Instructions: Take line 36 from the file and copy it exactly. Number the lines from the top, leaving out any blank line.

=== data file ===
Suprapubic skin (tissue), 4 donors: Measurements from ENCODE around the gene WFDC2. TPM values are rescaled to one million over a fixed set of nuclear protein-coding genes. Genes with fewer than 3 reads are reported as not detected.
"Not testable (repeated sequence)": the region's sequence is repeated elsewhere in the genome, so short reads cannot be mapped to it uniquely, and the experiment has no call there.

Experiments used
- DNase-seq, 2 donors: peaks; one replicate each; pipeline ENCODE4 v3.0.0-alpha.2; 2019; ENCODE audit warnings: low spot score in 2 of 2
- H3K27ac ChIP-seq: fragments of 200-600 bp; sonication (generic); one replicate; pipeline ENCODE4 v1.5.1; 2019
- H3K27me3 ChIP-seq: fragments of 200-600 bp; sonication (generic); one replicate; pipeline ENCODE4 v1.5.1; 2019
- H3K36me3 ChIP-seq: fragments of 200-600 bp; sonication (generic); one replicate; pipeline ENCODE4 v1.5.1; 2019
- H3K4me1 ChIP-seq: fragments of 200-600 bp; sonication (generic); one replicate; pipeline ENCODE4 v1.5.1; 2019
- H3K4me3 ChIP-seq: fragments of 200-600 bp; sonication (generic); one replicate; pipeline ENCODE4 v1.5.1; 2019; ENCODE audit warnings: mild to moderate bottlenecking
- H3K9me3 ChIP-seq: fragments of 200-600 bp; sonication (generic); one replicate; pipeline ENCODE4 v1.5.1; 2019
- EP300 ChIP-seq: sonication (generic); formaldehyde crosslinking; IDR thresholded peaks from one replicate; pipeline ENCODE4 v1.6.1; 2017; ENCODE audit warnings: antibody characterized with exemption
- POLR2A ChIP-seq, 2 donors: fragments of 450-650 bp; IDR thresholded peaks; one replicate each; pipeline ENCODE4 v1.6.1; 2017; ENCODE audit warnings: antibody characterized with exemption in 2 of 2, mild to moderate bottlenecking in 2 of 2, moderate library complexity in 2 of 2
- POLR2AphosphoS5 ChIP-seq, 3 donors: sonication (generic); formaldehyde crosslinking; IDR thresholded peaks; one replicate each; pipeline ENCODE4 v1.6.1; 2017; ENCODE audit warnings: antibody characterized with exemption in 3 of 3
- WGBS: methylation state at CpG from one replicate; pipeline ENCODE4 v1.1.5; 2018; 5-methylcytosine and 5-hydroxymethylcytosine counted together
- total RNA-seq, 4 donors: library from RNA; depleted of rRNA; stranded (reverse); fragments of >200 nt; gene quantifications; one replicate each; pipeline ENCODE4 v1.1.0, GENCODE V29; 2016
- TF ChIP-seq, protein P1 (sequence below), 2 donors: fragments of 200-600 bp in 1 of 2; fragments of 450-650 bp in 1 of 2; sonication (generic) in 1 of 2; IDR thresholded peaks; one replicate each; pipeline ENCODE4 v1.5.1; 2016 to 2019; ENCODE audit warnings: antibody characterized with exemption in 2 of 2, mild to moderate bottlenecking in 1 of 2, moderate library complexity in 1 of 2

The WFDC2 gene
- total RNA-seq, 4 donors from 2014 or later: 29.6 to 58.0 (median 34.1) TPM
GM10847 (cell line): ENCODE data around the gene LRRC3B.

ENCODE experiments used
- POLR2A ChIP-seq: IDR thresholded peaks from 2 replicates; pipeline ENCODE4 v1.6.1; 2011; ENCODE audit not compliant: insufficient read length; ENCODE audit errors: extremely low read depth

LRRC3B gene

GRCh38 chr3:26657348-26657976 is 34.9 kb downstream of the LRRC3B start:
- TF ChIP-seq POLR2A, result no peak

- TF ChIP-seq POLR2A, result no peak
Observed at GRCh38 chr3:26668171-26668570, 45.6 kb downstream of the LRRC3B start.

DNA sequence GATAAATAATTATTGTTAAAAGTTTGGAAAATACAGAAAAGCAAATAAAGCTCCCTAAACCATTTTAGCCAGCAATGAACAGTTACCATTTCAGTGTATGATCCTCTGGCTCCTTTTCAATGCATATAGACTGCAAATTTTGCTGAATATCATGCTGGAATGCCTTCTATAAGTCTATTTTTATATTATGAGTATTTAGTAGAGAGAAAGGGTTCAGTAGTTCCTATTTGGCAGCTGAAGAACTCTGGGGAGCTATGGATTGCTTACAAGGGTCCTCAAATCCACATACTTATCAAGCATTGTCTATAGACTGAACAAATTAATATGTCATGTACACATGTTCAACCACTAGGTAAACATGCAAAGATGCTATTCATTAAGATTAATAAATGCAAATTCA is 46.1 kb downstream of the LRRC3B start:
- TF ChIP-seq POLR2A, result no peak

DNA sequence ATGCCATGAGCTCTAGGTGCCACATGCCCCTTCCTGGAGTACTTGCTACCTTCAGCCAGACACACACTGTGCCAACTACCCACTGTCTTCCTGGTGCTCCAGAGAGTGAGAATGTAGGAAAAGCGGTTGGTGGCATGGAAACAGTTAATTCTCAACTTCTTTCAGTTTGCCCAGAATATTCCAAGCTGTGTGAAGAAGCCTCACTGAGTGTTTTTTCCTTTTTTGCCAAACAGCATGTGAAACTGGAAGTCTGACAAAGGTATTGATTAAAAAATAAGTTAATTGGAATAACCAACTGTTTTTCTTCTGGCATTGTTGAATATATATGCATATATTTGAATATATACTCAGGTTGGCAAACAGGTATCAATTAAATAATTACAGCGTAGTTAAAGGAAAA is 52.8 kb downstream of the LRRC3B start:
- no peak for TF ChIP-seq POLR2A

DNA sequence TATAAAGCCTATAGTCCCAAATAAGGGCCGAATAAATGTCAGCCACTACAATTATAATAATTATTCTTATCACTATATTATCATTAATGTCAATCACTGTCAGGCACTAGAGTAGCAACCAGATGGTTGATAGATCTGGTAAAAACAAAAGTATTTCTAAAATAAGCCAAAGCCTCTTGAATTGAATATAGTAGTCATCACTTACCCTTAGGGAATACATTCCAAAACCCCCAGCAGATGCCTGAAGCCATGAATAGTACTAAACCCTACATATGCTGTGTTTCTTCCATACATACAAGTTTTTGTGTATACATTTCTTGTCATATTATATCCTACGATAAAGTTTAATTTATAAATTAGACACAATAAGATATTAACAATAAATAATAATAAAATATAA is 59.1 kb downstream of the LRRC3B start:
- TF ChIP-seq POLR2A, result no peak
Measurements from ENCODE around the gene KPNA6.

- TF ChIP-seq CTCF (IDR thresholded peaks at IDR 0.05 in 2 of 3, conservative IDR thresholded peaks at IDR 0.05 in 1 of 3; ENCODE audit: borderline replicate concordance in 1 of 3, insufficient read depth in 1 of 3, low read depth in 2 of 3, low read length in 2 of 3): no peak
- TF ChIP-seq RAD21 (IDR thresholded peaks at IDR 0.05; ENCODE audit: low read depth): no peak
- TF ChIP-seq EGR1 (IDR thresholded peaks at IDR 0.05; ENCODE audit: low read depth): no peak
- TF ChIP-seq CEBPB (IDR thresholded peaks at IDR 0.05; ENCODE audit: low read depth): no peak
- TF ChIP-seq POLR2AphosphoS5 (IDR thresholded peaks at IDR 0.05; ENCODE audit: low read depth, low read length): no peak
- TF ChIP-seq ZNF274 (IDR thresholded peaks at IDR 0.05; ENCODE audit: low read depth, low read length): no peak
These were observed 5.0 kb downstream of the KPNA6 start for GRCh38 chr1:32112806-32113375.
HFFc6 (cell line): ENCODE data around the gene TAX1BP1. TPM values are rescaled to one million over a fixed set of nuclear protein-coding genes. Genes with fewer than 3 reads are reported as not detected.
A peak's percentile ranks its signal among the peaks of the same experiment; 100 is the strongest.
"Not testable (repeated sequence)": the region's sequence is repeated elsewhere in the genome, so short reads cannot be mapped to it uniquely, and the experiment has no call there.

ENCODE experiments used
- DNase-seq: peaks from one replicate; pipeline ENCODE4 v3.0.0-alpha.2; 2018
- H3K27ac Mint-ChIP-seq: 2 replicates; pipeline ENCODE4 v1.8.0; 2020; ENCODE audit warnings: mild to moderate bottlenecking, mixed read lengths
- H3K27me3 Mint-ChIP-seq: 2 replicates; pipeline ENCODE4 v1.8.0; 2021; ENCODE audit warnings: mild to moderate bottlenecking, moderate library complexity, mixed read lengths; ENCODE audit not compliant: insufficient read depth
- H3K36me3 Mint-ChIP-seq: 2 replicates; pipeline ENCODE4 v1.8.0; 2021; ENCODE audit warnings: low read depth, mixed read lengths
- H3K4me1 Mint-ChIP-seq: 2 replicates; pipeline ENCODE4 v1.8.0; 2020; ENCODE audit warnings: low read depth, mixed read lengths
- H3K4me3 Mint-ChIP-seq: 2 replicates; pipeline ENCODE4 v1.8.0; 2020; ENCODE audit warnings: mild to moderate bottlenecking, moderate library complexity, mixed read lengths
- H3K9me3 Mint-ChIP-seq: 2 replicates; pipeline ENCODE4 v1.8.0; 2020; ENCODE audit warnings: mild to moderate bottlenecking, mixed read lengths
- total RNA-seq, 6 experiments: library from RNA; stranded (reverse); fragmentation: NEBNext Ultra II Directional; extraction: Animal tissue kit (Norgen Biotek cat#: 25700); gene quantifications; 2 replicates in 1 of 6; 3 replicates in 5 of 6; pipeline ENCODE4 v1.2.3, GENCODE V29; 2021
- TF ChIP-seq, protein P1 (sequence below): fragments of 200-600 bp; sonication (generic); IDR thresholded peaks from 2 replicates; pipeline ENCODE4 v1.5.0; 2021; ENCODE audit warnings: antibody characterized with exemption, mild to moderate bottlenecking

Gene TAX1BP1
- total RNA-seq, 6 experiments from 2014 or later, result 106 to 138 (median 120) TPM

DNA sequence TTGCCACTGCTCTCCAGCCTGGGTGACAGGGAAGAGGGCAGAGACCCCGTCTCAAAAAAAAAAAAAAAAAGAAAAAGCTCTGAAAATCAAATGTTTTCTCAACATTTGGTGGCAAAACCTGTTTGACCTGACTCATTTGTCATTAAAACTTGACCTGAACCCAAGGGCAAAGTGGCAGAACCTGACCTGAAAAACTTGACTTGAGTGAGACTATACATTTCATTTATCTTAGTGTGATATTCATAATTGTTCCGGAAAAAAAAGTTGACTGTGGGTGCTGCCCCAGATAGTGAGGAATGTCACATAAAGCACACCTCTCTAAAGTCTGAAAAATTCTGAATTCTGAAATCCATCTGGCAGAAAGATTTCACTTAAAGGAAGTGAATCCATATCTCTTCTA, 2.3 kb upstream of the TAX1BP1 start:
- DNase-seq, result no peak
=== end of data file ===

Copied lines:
- TF ChIP-seq EGR1 (IDR thresholded peaks at IDR 0.05; ENCODE audit: low read depth): no peak